15 | From Jeffery Amherst

    Lake Champlain 14th. October 1760.


    I am to Return You thanks for the Publick Invitation You have given, at my request, to the Traders of Your Province, to provide Quebec & Montreal with goods; and I am hopefull, that the opinion which has prevailed, among the Merchants of Boston, that it was not too late to freight for the former of those two places will prove practicable; if it should not, the same Encouragement, that I offered them thro’ You, shall be given them, whenever they shall think it more adviseable to follow the other Route.__

    Immediately after the Reduction of Canada in the Disposition I made of the Troops, I provided for the Garrison of Nova Scotia, by ordering a Competent Number of Regulars thither, and upon their arrival at Halifax, such of the Forces of the Province of the Massachusetts Bay as may be there, will be immediately sent home; as will doubtless likewise those from Louisbourg after the Reduction of that place; but from what You mention,112 and the Corroborating Accompts I have had from those two Provinces, of the shamefull Desertion of those Forces, It is more than probable, that but few are remaining of them: and now I am on that Topick, I cannot help repeating what I have Several times mentioned to Governor Pownall & Lt. Govr. Hutchinson, that these Deserters on their Return, ought not only to be discountenanced by the Province, but, at least ought to be Mulct113 the Pay that may be due to them, as, without some such mark of disapprobation, it will be an Encouragement to all Others in future times; and as You must be Sensible how highly detrimental such behavior must be to the King’s Service, You will agree with me of the absolute Necessity there is, to put the most Effectual stop to it possible: I leave it therefore to Your better Judgement to devise Such means as You shall think proper, more fully to answer these Ends, and, I am, with the greatest Regard,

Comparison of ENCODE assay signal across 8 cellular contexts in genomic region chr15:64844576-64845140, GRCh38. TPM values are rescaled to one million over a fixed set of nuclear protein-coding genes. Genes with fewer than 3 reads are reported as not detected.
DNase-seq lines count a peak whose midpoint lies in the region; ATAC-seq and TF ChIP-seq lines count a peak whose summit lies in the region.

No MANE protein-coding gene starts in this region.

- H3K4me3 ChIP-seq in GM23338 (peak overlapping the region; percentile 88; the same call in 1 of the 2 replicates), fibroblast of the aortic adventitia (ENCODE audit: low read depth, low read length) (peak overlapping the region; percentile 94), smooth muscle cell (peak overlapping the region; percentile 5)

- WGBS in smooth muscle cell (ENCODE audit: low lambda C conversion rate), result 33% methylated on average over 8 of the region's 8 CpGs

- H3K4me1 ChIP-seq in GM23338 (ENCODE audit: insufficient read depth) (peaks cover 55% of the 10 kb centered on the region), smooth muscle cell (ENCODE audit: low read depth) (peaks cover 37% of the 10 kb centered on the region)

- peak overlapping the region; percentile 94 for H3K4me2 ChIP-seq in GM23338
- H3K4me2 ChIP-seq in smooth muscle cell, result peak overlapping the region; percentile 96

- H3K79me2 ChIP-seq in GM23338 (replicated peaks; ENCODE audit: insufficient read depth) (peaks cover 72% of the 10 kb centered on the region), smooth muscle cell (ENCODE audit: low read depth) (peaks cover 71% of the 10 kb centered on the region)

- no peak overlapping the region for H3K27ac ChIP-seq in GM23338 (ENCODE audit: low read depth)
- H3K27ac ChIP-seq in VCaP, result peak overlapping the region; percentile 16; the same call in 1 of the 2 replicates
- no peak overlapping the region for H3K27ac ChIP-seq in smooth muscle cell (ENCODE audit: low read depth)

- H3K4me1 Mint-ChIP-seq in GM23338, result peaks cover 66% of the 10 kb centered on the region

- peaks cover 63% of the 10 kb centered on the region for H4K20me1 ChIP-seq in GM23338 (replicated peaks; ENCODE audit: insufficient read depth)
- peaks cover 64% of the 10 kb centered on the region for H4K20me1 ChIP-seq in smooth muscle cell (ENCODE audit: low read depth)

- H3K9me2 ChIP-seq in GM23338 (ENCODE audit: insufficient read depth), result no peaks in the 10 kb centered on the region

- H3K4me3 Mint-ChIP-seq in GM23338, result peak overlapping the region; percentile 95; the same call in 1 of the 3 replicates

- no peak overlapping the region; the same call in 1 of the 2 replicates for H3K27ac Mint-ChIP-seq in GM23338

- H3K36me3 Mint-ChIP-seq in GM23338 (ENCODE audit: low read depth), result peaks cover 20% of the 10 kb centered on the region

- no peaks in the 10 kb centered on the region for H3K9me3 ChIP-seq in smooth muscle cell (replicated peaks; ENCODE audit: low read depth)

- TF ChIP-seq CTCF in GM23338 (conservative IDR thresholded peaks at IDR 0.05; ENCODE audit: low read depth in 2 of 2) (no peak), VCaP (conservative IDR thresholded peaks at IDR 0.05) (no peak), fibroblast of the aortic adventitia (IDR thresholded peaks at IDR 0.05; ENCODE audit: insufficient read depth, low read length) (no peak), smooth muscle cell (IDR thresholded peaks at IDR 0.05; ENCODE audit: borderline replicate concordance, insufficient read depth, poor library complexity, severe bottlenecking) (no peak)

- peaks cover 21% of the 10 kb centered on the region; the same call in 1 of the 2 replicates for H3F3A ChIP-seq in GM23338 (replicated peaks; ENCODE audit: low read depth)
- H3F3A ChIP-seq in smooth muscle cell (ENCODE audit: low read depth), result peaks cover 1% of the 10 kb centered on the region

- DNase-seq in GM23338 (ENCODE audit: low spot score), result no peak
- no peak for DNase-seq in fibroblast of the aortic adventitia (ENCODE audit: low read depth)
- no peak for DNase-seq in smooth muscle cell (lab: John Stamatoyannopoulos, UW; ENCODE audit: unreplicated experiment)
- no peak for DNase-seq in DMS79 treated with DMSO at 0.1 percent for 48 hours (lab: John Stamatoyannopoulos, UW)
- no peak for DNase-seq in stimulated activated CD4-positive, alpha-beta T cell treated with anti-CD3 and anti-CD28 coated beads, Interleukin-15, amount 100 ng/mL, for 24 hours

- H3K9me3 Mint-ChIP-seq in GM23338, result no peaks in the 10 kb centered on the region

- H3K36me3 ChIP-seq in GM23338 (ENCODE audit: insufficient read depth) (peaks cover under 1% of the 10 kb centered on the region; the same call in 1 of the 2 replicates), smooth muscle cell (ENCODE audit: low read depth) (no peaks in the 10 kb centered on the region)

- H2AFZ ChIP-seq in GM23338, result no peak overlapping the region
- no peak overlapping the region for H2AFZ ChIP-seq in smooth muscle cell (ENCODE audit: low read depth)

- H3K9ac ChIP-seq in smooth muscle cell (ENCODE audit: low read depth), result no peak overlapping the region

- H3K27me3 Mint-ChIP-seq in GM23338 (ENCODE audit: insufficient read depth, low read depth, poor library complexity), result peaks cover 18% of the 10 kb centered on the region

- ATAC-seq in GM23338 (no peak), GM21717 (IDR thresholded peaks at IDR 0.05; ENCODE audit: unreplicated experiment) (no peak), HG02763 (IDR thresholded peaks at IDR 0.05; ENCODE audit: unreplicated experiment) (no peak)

Sir, Your most Obedient Humble Servant

    Jeff Amherst

    His Excellency Governor Bernard

    LS, RC BP, 9: 143-144.

    There were at least fourteen “troop disorders”—acts of “wilful disobedience including mutiny and desertion”—among the New England regiments between 1755 and 1759, including those stationed at Louisbourg and Halifax, which were sparked by inadequate provisioning, discontent over low pay, and fear of being sent to the West Indies. Fred W. Anderson, “Why did Colonial New Englanders Make Bad Soldiers? Contractual Principles and Military Conduct during the Seven Year’s War,” WMQ 38 (1981): 395-417, at 406-408.